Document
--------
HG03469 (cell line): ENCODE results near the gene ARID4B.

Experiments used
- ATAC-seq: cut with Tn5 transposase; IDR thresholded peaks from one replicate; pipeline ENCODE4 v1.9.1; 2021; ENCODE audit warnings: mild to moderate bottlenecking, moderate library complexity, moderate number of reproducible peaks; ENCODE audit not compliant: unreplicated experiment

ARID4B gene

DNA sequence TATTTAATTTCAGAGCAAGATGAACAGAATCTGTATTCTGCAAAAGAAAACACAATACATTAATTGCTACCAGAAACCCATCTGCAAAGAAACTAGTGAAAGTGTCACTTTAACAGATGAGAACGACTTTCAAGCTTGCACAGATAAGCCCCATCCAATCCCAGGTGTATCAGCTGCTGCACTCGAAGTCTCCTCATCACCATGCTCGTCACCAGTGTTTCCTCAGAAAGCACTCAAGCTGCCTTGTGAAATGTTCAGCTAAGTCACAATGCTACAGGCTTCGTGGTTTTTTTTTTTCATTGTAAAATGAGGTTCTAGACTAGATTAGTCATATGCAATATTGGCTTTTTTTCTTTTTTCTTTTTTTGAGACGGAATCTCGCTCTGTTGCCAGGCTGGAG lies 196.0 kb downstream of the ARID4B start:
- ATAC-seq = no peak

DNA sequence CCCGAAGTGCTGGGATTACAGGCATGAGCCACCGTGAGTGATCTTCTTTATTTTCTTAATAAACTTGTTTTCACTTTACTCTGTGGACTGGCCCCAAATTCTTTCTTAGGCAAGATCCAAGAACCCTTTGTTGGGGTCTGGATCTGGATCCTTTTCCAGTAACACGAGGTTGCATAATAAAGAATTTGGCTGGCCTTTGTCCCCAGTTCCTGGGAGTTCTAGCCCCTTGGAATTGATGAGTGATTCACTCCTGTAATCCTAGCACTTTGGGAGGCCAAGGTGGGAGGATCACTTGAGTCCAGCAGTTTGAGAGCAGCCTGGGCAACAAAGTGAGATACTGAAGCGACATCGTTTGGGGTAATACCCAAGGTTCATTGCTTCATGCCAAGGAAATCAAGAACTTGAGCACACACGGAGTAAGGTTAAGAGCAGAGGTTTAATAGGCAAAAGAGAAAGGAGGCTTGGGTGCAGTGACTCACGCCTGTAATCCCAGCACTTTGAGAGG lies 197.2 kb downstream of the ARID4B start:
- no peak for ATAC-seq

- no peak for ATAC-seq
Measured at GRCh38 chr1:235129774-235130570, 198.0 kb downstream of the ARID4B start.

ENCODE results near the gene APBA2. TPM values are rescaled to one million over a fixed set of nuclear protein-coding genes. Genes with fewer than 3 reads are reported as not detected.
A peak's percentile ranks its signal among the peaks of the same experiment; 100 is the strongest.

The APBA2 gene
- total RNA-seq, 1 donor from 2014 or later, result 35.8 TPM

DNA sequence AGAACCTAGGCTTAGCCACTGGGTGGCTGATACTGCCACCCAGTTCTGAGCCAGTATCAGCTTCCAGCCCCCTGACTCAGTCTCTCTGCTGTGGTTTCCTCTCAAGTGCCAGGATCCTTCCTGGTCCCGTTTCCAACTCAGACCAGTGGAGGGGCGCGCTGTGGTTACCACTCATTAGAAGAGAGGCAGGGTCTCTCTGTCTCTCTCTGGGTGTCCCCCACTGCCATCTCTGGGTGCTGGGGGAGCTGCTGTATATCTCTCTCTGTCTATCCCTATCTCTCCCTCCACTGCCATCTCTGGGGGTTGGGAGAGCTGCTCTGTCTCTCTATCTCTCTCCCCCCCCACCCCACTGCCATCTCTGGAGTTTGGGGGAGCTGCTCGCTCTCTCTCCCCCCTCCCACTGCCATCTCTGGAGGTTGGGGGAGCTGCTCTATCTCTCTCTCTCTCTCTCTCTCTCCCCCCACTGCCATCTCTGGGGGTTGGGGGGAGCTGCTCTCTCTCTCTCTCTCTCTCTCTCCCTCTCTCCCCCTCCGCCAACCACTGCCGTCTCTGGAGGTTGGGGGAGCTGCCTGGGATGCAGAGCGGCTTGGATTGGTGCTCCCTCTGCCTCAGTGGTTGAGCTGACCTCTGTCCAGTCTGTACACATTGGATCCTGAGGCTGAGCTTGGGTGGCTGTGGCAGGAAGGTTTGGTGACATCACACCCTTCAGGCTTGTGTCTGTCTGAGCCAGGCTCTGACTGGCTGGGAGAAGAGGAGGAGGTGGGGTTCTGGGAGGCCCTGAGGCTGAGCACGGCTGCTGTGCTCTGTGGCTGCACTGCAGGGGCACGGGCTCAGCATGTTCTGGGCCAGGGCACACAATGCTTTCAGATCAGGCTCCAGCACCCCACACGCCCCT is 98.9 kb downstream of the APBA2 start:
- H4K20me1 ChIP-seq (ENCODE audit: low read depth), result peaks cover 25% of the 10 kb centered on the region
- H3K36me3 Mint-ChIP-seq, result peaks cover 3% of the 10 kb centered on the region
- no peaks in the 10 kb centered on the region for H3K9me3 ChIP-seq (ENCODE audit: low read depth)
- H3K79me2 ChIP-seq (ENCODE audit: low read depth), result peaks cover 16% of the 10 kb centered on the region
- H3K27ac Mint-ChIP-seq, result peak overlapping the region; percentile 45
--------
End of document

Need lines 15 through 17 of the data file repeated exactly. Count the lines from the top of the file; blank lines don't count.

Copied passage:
DNA sequence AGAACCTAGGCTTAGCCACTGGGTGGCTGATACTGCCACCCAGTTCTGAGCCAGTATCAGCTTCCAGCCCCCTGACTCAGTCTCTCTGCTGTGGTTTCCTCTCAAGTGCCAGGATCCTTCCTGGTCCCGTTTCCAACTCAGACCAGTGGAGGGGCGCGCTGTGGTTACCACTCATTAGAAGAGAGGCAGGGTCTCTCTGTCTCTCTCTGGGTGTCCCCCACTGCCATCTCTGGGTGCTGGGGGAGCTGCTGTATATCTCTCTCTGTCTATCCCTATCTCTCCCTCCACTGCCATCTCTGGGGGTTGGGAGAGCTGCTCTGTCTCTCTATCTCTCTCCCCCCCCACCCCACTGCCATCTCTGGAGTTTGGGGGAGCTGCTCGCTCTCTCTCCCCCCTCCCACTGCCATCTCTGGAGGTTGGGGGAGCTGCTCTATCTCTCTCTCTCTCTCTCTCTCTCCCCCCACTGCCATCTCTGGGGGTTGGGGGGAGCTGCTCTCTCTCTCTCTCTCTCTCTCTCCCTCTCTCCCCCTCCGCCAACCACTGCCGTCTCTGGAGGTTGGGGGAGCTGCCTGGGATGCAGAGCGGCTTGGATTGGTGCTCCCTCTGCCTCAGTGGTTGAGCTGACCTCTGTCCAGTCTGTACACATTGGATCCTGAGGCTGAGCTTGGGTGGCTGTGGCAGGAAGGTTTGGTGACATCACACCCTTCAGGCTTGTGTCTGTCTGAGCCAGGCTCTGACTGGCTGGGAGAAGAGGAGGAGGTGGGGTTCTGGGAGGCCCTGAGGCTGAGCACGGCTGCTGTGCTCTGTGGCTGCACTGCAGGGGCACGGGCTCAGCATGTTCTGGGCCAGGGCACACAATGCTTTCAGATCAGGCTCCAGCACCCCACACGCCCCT is 98.9 kb downstream of the APBA2 start:
- H4K20me1 ChIP-seq (ENCODE audit: low read depth), result peaks cover 25% of the 10 kb centered on the region
- H3K36me3 Mint-ChIP-seq, result peaks cover 3% of the 10 kb centered on the region